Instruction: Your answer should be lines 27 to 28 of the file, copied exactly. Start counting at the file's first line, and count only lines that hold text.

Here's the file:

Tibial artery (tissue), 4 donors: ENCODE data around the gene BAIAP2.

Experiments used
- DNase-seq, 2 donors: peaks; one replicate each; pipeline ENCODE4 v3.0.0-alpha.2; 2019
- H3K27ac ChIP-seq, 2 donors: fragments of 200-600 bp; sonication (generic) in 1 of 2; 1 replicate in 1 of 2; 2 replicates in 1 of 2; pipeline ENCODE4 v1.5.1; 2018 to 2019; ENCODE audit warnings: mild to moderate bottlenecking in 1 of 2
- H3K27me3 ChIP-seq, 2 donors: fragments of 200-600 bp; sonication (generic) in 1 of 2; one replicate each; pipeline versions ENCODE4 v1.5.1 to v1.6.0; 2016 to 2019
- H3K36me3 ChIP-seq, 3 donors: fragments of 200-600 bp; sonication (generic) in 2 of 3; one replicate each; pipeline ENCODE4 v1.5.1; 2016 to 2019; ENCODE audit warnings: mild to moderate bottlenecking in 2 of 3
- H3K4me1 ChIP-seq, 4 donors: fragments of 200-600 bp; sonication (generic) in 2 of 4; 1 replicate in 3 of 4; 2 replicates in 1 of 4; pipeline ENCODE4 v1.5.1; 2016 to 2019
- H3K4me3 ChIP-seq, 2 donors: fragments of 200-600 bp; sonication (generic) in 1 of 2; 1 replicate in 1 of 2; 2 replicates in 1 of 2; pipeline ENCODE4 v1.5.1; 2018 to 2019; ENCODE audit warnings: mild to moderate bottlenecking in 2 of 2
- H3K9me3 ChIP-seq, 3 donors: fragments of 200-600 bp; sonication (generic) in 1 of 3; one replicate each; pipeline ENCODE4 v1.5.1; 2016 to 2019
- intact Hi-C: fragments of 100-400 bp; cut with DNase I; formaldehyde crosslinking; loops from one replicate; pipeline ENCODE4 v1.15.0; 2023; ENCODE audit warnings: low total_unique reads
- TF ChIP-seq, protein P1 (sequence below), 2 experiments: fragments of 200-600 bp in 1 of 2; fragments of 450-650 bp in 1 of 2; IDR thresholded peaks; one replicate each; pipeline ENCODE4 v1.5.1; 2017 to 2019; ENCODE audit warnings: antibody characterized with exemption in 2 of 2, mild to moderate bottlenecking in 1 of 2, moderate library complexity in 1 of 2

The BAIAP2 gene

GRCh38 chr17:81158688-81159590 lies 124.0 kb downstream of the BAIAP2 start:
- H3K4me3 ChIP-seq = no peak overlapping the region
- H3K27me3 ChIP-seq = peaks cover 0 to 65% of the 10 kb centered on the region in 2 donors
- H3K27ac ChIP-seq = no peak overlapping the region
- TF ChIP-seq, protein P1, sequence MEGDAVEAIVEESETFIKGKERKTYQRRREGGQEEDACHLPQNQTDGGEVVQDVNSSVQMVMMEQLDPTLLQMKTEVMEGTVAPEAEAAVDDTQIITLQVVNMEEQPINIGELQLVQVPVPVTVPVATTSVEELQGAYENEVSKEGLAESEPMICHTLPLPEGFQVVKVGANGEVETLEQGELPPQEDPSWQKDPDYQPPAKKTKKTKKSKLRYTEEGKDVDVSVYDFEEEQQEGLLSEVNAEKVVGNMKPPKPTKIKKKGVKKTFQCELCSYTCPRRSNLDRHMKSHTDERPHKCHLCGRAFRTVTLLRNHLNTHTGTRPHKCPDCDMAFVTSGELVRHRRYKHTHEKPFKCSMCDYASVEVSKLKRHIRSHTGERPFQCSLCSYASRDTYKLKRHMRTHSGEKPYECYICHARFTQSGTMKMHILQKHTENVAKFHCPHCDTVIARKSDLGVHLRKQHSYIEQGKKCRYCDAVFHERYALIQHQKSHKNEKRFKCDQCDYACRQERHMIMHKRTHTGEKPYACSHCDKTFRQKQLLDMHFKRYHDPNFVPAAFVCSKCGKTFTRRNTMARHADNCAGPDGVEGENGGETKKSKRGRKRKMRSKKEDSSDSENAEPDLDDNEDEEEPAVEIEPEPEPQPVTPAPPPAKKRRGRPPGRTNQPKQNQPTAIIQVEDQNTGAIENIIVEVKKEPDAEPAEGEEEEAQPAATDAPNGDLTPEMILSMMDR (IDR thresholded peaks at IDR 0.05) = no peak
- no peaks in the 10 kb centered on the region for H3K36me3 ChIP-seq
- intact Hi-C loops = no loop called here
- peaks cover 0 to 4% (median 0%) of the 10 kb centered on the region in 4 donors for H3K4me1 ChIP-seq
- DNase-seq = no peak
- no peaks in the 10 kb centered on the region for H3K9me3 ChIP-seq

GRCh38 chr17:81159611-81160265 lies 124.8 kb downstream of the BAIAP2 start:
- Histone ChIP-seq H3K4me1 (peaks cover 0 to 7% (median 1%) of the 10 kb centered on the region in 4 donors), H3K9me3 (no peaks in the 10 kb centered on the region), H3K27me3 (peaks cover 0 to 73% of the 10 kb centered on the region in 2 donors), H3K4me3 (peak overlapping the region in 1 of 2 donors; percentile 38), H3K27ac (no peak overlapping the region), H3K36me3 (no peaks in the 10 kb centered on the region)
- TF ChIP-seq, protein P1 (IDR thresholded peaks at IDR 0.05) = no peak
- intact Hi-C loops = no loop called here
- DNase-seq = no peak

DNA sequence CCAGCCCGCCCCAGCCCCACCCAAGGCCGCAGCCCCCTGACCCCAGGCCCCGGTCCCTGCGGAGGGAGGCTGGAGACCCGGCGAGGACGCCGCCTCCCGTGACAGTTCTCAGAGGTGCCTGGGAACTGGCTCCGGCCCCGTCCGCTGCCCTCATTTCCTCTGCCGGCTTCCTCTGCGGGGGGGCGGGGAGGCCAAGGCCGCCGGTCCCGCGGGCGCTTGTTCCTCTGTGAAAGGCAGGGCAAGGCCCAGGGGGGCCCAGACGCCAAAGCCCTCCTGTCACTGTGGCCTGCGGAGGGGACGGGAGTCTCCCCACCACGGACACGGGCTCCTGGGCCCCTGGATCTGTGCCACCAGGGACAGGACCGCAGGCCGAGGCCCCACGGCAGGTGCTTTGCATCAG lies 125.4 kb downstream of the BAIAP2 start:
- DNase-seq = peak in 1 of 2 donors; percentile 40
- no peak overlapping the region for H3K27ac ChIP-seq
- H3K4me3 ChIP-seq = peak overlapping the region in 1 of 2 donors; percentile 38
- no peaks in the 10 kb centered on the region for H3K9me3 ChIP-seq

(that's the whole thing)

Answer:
- DNase-seq = no peak

DNA sequence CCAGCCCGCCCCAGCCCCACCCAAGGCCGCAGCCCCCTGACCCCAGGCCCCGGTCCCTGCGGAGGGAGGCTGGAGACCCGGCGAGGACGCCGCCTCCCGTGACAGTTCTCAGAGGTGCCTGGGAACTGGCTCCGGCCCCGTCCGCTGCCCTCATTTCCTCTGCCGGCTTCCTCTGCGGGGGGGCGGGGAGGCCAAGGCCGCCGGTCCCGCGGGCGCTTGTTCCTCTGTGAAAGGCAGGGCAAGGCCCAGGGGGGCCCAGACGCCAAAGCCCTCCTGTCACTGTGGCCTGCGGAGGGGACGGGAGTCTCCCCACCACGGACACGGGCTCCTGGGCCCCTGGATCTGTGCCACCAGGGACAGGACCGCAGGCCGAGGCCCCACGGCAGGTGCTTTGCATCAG lies 125.4 kb downstream of the BAIAP2 start: